Israel Shouldn’t Be Alarmed at the UAE’s Purchase of Advanced Fighter Jets, but It Would Be Dangerous to Let Qatar Have Them

Nov. 20 2020

By longstanding agreement, the United States has pledged to help Israel maintain its qualitative military edge (QME) over other countries in the region. Thus Washington’s decision to sell the F-35 fighter jet—the most advanced American aircraft—to the United Arab Emirates has raised concerns for some, despite Abu Dhabi’s friendliness toward the Jewish state. Yaakov Amidror sees no cause for alarm, so long as efforts are made to ensure that such sales don’t undermine Israel’s QME:

[T]hrough joint dialogue, there are creative ways to protect Israel’s QME while allowing the UAE to obtain the jets. For instance, some of the F-35’s software systems can be reserved for Israeli use.

[A more] significant concern with the UAE’s potential procurement of F-35s is that other countries may follow suit. For example, Qatar has already requested to purchase the jets. A sale to Doha, which has not normalized relations with Israel, remains extremely worrisome.

Qatar has supported radical Islamist groups across the Middle East, while its global media network Al Jazeera too often promotes their ideology. Doha also collaborates with Iran, which sows discord throughout the region, and maintains an intimate partnership with an increasingly belligerent Turkey. . . . Allowing Qatar to purchase the F-35s before it has formal diplomatic relations and real normalization with Israel would signal U.S. approval of Doha’s problematic policies, endanger Israel’s security, and encourage further regional procurement.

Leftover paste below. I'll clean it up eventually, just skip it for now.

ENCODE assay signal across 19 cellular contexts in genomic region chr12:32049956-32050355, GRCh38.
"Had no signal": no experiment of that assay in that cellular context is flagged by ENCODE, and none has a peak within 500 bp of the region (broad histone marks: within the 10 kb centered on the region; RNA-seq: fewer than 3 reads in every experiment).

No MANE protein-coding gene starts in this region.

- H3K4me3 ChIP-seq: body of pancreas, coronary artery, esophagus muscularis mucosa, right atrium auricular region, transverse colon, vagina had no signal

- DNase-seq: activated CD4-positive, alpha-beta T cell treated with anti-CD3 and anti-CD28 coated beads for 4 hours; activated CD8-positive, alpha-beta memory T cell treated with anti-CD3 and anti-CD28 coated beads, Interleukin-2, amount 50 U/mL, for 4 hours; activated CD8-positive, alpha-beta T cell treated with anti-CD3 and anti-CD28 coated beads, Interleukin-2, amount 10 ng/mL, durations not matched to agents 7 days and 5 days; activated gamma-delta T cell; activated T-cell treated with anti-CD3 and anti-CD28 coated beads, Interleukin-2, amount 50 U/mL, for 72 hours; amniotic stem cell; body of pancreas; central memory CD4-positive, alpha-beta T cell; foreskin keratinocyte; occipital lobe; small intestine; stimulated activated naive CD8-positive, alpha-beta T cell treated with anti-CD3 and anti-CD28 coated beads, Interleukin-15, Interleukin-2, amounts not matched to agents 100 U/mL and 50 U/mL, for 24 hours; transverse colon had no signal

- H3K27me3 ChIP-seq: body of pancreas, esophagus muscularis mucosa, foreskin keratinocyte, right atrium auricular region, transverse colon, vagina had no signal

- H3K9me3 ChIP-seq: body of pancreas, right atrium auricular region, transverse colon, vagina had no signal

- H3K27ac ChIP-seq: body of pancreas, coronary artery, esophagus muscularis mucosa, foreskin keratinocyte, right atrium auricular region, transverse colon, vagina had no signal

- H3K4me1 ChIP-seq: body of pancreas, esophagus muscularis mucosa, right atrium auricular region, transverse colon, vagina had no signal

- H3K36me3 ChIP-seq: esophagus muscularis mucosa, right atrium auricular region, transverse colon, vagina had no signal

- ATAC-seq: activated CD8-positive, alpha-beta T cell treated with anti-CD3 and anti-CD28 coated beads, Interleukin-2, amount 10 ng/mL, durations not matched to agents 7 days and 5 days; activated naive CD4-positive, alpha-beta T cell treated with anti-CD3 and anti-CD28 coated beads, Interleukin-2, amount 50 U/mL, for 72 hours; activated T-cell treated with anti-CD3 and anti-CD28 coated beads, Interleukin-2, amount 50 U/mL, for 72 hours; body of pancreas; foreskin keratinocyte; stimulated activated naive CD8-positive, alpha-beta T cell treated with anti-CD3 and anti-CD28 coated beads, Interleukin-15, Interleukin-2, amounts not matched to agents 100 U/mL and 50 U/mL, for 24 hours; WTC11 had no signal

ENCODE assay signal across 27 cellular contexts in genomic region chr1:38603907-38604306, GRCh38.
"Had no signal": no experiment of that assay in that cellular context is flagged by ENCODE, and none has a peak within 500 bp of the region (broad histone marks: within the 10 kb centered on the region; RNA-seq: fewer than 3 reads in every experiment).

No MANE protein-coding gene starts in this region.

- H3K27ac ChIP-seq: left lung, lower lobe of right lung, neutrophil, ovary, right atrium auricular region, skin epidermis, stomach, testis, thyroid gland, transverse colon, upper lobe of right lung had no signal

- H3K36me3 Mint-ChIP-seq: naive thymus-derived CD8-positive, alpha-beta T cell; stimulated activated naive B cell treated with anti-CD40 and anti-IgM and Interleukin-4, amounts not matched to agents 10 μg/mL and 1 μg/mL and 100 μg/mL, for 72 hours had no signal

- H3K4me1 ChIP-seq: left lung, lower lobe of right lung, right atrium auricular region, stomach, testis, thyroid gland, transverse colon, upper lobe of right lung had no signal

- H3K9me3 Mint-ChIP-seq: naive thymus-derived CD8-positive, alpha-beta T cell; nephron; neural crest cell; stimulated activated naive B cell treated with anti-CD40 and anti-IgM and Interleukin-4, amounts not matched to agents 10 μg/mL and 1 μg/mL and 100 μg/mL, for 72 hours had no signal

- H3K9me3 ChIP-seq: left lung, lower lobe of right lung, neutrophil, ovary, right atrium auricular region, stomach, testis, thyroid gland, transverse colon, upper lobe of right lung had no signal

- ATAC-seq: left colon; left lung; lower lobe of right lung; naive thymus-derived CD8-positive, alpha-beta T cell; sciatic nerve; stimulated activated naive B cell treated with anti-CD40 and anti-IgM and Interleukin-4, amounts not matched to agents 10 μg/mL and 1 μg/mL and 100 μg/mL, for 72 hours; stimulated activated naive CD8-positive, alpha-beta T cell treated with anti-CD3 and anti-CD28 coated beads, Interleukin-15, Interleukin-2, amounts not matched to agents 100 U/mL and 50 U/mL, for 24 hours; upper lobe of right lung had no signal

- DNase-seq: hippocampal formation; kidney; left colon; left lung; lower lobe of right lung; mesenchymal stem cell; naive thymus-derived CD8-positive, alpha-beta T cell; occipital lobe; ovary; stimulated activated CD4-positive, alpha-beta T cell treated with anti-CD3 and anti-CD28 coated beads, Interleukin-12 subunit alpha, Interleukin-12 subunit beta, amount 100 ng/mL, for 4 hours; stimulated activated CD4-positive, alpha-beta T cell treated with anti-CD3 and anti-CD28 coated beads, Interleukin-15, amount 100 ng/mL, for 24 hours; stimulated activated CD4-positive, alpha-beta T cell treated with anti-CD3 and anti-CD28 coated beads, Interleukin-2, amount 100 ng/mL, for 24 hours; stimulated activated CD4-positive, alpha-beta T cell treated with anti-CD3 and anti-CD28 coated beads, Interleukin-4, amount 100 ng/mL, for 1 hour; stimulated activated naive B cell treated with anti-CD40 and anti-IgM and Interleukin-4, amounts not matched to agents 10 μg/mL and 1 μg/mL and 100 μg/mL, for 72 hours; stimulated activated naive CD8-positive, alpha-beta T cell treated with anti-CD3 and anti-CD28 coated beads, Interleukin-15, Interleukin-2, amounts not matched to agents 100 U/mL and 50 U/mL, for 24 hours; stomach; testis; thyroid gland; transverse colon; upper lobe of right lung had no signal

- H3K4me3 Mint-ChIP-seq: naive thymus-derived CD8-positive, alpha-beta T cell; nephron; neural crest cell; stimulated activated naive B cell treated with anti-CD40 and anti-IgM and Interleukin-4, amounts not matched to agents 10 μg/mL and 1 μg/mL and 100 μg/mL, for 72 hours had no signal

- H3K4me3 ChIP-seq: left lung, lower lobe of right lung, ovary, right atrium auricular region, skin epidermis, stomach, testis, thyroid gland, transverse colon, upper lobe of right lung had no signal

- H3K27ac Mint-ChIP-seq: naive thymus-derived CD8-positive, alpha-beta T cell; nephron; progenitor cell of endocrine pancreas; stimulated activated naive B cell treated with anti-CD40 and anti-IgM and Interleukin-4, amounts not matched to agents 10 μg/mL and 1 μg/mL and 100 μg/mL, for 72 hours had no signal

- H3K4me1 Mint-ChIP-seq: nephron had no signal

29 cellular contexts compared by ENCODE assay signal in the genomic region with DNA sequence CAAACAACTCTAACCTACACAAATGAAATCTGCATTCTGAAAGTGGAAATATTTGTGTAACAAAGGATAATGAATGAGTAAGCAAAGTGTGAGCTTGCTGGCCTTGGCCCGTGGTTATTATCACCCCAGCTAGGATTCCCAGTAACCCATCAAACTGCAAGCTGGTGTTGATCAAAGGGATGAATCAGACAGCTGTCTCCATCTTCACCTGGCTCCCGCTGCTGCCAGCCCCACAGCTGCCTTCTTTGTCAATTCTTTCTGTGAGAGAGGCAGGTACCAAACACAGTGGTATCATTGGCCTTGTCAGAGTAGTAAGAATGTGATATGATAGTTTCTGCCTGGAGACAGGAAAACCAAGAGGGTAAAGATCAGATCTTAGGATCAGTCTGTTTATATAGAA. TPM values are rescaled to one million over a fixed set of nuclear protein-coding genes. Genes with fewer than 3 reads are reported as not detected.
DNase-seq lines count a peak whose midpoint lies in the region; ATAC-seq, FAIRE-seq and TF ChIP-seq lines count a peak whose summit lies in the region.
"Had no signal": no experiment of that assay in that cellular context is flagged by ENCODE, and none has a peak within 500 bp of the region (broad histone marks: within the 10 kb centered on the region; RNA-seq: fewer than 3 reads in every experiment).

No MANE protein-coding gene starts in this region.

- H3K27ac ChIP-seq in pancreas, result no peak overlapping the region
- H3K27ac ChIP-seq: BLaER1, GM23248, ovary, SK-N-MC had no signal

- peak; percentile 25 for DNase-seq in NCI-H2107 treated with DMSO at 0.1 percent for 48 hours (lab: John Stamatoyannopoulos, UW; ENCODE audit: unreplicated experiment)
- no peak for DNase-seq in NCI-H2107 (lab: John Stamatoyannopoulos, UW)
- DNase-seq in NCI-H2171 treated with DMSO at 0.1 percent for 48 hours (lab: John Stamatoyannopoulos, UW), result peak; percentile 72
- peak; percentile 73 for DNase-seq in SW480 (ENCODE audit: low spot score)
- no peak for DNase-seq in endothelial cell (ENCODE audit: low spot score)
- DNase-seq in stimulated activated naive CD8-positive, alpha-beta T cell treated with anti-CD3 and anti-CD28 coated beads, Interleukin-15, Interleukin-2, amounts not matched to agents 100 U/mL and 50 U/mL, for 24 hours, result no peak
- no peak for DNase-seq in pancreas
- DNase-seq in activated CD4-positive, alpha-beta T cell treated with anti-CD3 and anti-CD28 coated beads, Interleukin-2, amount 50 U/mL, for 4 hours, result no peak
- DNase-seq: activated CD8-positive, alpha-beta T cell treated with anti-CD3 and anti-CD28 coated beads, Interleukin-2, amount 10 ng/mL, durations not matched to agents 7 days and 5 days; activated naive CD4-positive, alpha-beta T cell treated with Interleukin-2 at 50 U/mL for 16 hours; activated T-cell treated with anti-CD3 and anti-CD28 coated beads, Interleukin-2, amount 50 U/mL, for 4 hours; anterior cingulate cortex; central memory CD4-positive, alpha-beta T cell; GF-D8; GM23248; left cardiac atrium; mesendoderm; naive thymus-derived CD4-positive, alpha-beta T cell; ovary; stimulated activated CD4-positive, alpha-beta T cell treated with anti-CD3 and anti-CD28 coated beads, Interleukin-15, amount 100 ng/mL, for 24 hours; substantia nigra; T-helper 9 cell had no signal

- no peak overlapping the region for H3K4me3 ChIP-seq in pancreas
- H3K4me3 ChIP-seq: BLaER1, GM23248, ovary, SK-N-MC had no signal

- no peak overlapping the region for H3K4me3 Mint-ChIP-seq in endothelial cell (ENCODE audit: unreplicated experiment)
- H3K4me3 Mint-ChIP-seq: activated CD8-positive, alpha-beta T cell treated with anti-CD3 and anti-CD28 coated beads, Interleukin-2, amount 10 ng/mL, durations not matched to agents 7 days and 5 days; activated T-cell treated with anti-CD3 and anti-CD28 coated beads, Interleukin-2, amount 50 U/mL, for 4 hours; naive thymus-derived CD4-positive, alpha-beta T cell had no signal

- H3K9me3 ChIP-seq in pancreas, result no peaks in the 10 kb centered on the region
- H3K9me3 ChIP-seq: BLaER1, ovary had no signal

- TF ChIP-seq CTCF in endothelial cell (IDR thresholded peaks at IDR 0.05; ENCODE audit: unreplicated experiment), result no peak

By shutting down the request, Washington could conversely hold Qatar accountable for its behavior and take a firm stance in support of Israel’s QME.

Read more at Jerusalem Institute for Strategy and Security

More about: IDF, Israeli Security, Qatar, United Arab Emirates, US-Israel relations

How Israel and Its Allies Could Have a Positive Influence on the Biden Administration’s Iran Policy

Nov. 25 2020

While the president-elect has expressed his desire to return the U.S. to the 2015 nuclear agreement with the Islamic Republic, this should not in itself cause worry in Jerusalem; it has never been the Israeli government’s position that a deal with Tehran is undesirable, only that the flaws of the deal negotiated by the Obama administration outweighed its benefits. Thus Yaakov Amidror, Efraim Inbar, and Eran Lerman urge Israel to approach Joe Biden’s national-security team—whose senior members were announced this week—to urge them to act prudently:

To the greatest extent possible, such approaches should be made jointly, or in very close coordination with, Israel’s new partners in the Gulf. These countries share Israel’s perspectives on the Iranian regional threat and on the need to block Tehran’s path to nuclear weapons.

For Israel, for Iran-deal skeptics in Washington, and for her partners in the region, the first operational priority is to persuade the incoming U.S. national-security team to maintain full leverage on Iran. Sanctions against Iran should not be lifted as a “gesture” without a verified Iranian return to the status quo ante (at the very least) in terms of low-enriched-uranium stockpiles and ongoing enrichment activities.

In parallel, there may emerge a unique opportunity to close ranks with the French (and with Boris Johnson’s government in London) on the Iranian question. On several issues (above all, the struggle for hegemony in the eastern Mediterranean, against Turkey), Jerusalem, Abu Dhabi, and Paris now see eye-to-eye. On Iran, during the negotiations leading to the [deal] in 2015, the position of France was often the most robust. In 2018, President Macron was willing to reach an operational understanding with Secretary of State Pompeo on [key issues regarding the Islamic Republic’s nuclear activities].

Last but certainly not least, it should be clear to the incoming U.S. national-security team that any attempt to negotiate must be, can be, and (as far as Israel is concerned) firmly will be backed by a credible military threat.

Read more at Jerusalem Institute for Strategy and Security

More about: France, Iran nuclear program, Israeli Security, US-Israel relations